What do Nat King Cole, Bing Crosby, Frank Sinatra, Dean Martin, and Sammy Davis Jr. all have in common? Well, in case you didn’t grow up in the Baby Boomer generation, these famous names were all incredibly popular crooners who enjoyed immense success, especially during the 1950s and 1960s.
A crooner is considered to be a singer – usually male – who sings softly, slowly, and, more often than not, sentimentally. Some of the best crooners in musical history were those that belted out jazz standards.
Crooners like Ol’ Blue Eyes, Frank Sinatra, typically would perform in large, smoke-filled ballrooms full of people gently swaying to their melodies. Their songs would emphasize their strong vocals and would revolve around themes of love and loss. The crooners of the mid-20th century were some of the most well-known hopeless romantics of their day. After all, there’s a good reason why croon rhymes with swoon.
While folks like Michael Buble, Hugh Coltman, and Howe Gelb have been steadfastly keeping the crooner torch aflame in modern times, there is no denying the fact that the definitive Golden Age of the crooner was the 1950s and 1960s.
Join us as we take a loving look back at some of the best crooners from this bygone era.
Facts Verse Presents: Best Famous Crooners of the 50s and 60s
Crosby’s bass-baritone voice was inspirational to many crooners that we’ll be discussing in the next few minutes. From 1934 to 1954, Crosby led the charts in record sales, box-office earnings, and radio ratings.
He got his start performing with a band called the Rhythm Boys, but after outshining his bandmates, he rose to fame with songs like “Just One More Chance”, “I Found a Million Dollar Baby”, “Out Of Nowhere”, and “At Your Command”.
Crosby’s voice defied traditional singing conventions. He was innovative and consistent and was even one of the first artists to inspire the coining of the term ‘Crooning’.
Crosby died on October 14, 1977, and not long after, was posthumously inducted into the Grammy Hall of Fame.
Born Dino Paul Crocetti in 1917, the “King of Cool”, Dean Martin was a singer who always seemed to make it look easy. From a distance, Martin might have appeared to be a bit lazy, but in reality, during the 1940s and 1950s, he worked his backside off to became a great crooner like his heroes, The Mills Brothers and Bing Crosby.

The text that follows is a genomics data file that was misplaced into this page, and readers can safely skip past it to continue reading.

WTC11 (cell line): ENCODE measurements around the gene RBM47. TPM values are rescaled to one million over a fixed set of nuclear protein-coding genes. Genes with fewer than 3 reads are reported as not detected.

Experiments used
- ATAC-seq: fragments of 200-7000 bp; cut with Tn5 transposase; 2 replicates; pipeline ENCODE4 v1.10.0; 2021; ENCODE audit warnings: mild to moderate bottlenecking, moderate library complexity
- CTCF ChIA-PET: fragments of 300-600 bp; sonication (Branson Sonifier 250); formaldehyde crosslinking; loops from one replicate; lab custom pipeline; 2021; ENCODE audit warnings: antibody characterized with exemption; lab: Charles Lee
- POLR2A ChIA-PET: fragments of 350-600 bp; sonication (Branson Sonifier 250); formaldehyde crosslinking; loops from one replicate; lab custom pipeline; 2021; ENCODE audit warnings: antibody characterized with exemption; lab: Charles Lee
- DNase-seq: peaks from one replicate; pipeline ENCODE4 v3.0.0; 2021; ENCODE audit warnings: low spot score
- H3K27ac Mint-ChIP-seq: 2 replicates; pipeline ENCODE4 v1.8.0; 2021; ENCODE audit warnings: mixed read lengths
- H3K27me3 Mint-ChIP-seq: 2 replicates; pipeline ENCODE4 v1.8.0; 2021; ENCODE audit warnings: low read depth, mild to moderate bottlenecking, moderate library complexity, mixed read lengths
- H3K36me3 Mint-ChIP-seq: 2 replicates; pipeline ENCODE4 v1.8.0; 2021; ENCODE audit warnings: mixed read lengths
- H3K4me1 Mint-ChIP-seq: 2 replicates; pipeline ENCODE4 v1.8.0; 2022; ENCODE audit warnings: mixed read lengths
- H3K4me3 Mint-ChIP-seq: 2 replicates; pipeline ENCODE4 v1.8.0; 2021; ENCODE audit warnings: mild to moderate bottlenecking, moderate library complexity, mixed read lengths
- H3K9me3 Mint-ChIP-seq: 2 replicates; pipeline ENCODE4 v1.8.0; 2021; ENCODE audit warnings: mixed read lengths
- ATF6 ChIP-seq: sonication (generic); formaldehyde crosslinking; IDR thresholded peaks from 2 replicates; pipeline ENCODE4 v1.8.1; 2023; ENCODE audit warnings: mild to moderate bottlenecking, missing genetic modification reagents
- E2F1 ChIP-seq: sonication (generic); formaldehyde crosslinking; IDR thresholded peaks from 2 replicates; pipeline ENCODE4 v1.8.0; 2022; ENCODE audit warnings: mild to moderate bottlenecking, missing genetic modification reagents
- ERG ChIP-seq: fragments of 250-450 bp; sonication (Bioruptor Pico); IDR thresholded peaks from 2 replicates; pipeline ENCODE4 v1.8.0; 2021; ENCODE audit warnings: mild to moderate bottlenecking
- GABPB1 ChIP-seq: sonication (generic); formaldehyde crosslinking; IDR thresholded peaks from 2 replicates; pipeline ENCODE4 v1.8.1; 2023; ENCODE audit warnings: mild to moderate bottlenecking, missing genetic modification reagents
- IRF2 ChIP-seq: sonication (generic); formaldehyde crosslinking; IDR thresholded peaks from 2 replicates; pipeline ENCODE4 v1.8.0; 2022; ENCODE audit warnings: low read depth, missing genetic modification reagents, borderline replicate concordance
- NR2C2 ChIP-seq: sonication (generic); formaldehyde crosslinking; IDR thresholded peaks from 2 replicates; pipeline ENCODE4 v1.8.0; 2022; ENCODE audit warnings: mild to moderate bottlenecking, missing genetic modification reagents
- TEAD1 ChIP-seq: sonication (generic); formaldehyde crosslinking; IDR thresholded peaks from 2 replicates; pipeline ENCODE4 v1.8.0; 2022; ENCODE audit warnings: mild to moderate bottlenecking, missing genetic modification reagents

Martin received widespread recognition teaming up with Jerry Lewis to form a comedy team. In 1956, Martin and Lewis split up, but both stars went on to achieve greatness.
Dean became a megastar with numerous hit songs like “That’s Amore”, “Sway”, “Memories Are Made of This”, and “Volare”. Beyond the music industry, Martin was also one of the biggest TV stars of his time, headlining his very own variety show from 1965 to 1974.
Sadly, Dean was never quite the same after his beloved son was killed in 1987. Several years later, he passed away on Christmas Day 1995.
If you’ve never heard of Frank Sinatra before, then you’ve obviously been living under a rock. The “Chairman of the Board” as he was known by his Rat Pack buddies, was the heartthrob of many around the globe. However, it wasn’t just his dashing good looks and debonair demeanor that made him the envy of many. Sinatra’s melodious baritone voice, coupled with his spellbinding lyrics, earned him over 30 awards and accolades, including 3 Oscars and 13 Grammys
Some of Frank’s biggest tunes included “Fly Me To The Moon”, “New York, New York”, “Moon River”, “High Hopes”, and “I Did It My Way”. Listening to these songs today still takes you back to a warmer and happier time in pop culture history.
Sinatra enjoyed a strong following in the 1950s and 60s, but he continued to find success right up until shortly before his death on May 14, 1998.
This crooner burst onto the music scene in the early 40s after putting his time in as a vocalist with The Harry James and Tommy Dorsey Orchestra. With his rich, moving, and deeply soulful baritone voice, he put out hits like “You’ll Never Know”, “It Might As Well Be Spring”, and “Little White Lies’.
Haymes signed a multi-record deal with Decca Records and was given second choice of songs following the studio’s main crooner at the time, Bing Crosby. Sadly, Haymes struggled with alcohol for many years and had several failed marriages, but his voice remained strong and moving right up until his death from lung cancer in 1980.
Tony’s musical career began in the mid-30 when he emerged as a confident and engaging singer. He had numerous hit songs throughout his lengthy career, such as “Tenement Symphony”, “It’s A Blue World”, “Stranger in Paradise”, “I Get Ideas”, and “All The Thing You Are”.
In his later years, Martin faced a great deal of heartache. His beloved wife of decades, Cyd Charisse, passed away in 2008. Just three years later, his only son, Tony Martin Jr, died as well. The following year Tony himself passed away at the age of 98.